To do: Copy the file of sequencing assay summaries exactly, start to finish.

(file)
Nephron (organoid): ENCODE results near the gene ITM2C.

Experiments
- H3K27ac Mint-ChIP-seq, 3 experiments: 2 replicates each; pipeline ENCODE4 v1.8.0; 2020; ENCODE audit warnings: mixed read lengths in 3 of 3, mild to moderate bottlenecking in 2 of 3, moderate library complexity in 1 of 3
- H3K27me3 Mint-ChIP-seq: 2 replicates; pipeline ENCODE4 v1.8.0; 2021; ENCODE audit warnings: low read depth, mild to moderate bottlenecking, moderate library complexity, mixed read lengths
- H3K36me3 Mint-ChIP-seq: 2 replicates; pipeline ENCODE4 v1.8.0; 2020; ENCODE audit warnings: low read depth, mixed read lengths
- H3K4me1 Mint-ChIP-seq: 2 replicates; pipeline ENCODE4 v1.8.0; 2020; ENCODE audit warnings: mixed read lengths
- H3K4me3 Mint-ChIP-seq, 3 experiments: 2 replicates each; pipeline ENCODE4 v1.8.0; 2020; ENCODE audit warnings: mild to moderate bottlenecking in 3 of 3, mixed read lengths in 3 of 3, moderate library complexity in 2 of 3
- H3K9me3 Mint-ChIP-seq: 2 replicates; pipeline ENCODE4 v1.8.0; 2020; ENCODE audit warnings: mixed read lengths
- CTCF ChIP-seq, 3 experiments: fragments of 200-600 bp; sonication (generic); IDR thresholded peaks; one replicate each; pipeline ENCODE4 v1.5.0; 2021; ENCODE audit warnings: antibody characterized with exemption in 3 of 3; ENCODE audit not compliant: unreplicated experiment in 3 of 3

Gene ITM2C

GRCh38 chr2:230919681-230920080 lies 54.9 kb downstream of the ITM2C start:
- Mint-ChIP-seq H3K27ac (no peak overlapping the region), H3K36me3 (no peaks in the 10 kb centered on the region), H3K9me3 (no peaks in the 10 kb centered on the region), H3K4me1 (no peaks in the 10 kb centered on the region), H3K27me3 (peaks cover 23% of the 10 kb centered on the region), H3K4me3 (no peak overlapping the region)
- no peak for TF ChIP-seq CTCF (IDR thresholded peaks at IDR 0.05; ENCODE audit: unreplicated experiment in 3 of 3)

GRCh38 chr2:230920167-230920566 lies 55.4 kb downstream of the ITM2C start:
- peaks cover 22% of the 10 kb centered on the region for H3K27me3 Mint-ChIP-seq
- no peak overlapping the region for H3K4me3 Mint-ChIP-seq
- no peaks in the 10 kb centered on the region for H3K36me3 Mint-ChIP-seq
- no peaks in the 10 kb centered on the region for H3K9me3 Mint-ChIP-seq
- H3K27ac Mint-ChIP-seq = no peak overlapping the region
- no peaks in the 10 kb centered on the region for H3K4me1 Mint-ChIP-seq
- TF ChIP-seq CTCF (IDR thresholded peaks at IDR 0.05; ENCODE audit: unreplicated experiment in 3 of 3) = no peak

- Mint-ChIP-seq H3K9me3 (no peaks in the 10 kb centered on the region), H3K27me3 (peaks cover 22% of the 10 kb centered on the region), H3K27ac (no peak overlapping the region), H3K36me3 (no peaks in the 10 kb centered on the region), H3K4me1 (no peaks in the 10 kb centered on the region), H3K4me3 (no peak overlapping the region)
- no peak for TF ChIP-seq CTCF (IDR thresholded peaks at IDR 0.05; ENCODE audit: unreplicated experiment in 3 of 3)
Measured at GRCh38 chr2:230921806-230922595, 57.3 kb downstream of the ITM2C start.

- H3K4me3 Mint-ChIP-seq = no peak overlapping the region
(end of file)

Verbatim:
Nephron (organoid): ENCODE results near the gene ITM2C.

Experiments
- H3K27ac Mint-ChIP-seq, 3 experiments: 2 replicates each; pipeline ENCODE4 v1.8.0; 2020; ENCODE audit warnings: mixed read lengths in 3 of 3, mild to moderate bottlenecking in 2 of 3, moderate library complexity in 1 of 3
- H3K27me3 Mint-ChIP-seq: 2 replicates; pipeline ENCODE4 v1.8.0; 2021; ENCODE audit warnings: low read depth, mild to moderate bottlenecking, moderate library complexity, mixed read lengths
- H3K36me3 Mint-ChIP-seq: 2 replicates; pipeline ENCODE4 v1.8.0; 2020; ENCODE audit warnings: low read depth, mixed read lengths
- H3K4me1 Mint-ChIP-seq: 2 replicates; pipeline ENCODE4 v1.8.0; 2020; ENCODE audit warnings: mixed read lengths
- H3K4me3 Mint-ChIP-seq, 3 experiments: 2 replicates each; pipeline ENCODE4 v1.8.0; 2020; ENCODE audit warnings: mild to moderate bottlenecking in 3 of 3, mixed read lengths in 3 of 3, moderate library complexity in 2 of 3
- H3K9me3 Mint-ChIP-seq: 2 replicates; pipeline ENCODE4 v1.8.0; 2020; ENCODE audit warnings: mixed read lengths
- CTCF ChIP-seq, 3 experiments: fragments of 200-600 bp; sonication (generic); IDR thresholded peaks; one replicate each; pipeline ENCODE4 v1.5.0; 2021; ENCODE audit warnings: antibody characterized with exemption in 3 of 3; ENCODE audit not compliant: unreplicated experiment in 3 of 3

Gene ITM2C

GRCh38 chr2:230919681-230920080 lies 54.9 kb downstream of the ITM2C start:
- Mint-ChIP-seq H3K27ac (no peak overlapping the region), H3K36me3 (no peaks in the 10 kb centered on the region), H3K9me3 (no peaks in the 10 kb centered on the region), H3K4me1 (no peaks in the 10 kb centered on the region), H3K27me3 (peaks cover 23% of the 10 kb centered on the region), H3K4me3 (no peak overlapping the region)
- no peak for TF ChIP-seq CTCF (IDR thresholded peaks at IDR 0.05; ENCODE audit: unreplicated experiment in 3 of 3)

GRCh38 chr2:230920167-230920566 lies 55.4 kb downstream of the ITM2C start:
- peaks cover 22% of the 10 kb centered on the region for H3K27me3 Mint-ChIP-seq
- no peak overlapping the region for H3K4me3 Mint-ChIP-seq
- no peaks in the 10 kb centered on the region for H3K36me3 Mint-ChIP-seq
- no peaks in the 10 kb centered on the region for H3K9me3 Mint-ChIP-seq
- H3K27ac Mint-ChIP-seq = no peak overlapping the region
- no peaks in the 10 kb centered on the region for H3K4me1 Mint-ChIP-seq
- TF ChIP-seq CTCF (IDR thresholded peaks at IDR 0.05; ENCODE audit: unreplicated experiment in 3 of 3) = no peak

- Mint-ChIP-seq H3K9me3 (no peaks in the 10 kb centered on the region), H3K27me3 (peaks cover 22% of the 10 kb centered on the region), H3K27ac (no peak overlapping the region), H3K36me3 (no peaks in the 10 kb centered on the region), H3K4me1 (no peaks in the 10 kb centered on the region), H3K4me3 (no peak overlapping the region)
- no peak for TF ChIP-seq CTCF (IDR thresholded peaks at IDR 0.05; ENCODE audit: unreplicated experiment in 3 of 3)
Measured at GRCh38 chr2:230921806-230922595, 57.3 kb downstream of the ITM2C start.

- H3K4me3 Mint-ChIP-seq = no peak overlapping the region